5. Consider working with a listing agent who works for a small real estate company.
Big companies with battalions of agents naturally end up doing more dual agency transactions. At the Buyer’s Edge we recommend that sellers always ask prospective listing agents a few key questions: What happens if you or another agent in your company finds a buyer for my home? How do you protect my best interests? And do you or the buyer's agent receive a bonus if the buyer for my home is working with an agent from your company?
6. Be leery of listing agents who say they’ll sell your home without listing it in the Multiple List Service.
“Save yourself the hassle, inconvenience and dangers of having strangers in your home,” says the listing agent. But whose interests are really served in this situation? Not yours if you’re looking for the most qualified buyer and the highest sales price. You want all qualified buyers out there to have the opportunity to see your home, and so possibly bid on it. If you’re uncomfortable with a lot of the foot traffic through your home, tell the listing agent not to host “open houses.” The overwhelming majority of house sales don’t start with an open house anyway.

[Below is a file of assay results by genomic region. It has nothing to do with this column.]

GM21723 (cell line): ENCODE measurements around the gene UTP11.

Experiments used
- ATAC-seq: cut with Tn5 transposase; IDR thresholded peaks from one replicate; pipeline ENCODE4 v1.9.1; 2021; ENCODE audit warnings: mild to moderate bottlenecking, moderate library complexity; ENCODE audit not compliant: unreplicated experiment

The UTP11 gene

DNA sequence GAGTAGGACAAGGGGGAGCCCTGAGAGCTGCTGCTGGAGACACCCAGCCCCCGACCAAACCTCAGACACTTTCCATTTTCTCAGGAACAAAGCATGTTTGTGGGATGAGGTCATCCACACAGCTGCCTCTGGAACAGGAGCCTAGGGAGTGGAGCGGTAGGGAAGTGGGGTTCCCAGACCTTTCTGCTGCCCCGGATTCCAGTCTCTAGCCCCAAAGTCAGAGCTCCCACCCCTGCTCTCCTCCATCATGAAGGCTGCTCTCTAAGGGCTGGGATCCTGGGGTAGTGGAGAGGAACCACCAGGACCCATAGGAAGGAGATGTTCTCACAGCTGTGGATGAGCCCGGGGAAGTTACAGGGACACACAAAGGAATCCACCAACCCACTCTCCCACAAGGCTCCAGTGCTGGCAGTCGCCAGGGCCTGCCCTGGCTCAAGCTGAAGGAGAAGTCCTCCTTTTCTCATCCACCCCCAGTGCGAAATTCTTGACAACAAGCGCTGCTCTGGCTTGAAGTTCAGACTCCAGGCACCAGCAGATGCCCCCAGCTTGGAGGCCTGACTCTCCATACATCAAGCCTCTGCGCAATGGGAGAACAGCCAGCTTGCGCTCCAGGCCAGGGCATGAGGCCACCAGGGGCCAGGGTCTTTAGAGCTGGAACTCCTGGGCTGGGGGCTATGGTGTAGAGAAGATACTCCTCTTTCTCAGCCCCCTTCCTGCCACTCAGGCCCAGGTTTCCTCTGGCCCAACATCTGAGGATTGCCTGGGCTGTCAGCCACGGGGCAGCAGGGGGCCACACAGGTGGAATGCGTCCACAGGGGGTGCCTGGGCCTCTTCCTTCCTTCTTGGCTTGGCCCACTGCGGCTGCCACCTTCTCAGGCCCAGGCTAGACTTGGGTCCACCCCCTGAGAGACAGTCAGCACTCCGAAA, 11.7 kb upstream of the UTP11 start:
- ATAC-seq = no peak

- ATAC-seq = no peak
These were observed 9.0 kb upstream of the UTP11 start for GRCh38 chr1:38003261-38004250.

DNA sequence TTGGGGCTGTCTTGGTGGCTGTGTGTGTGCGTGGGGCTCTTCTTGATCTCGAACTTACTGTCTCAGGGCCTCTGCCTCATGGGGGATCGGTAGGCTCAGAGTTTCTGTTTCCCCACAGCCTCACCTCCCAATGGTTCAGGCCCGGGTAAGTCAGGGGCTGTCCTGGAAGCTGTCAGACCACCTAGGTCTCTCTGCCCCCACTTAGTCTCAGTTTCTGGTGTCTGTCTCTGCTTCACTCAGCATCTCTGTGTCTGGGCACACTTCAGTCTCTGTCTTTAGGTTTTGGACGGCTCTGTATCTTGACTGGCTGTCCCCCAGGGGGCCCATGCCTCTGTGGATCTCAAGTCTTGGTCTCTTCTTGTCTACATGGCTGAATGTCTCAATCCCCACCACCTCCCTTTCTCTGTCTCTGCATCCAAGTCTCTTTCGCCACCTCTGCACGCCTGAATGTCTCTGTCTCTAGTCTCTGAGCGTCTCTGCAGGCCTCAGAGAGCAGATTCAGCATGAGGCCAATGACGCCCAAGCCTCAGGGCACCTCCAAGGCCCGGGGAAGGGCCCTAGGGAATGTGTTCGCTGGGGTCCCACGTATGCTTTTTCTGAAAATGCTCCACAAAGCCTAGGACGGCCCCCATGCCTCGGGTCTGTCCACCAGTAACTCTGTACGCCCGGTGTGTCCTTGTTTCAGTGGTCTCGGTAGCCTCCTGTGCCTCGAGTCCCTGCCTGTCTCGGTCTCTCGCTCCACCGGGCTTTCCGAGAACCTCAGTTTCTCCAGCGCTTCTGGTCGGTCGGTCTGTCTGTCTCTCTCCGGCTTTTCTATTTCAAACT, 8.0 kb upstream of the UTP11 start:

7. Choose an agent who is a hard-nosed negotiator.
Good listing agents have an excellent reputation in the real estate community and work for respected companies. They love what they do. They are professional and nice, but also tough negotiators, who work hard to sell their clients’ homes on the best possible terms.
8. Don’t favor “neighborhood specialists” over outside listing agents.
In fact, an agent who hasn't sold a lot of properties in a neighborhood may do a better job for you than an agent who specializes in your community. Outsiders may be more motivated to get the highest price: They have no conflicts about which of several listings to promote with a potential buyer and no neighbors to please. Yes, it’s important for sellers to understand the factors affecting home values in their community. But experienced, first-rate listing agents can and will do the research needed to dig out that information before putting your home on the market.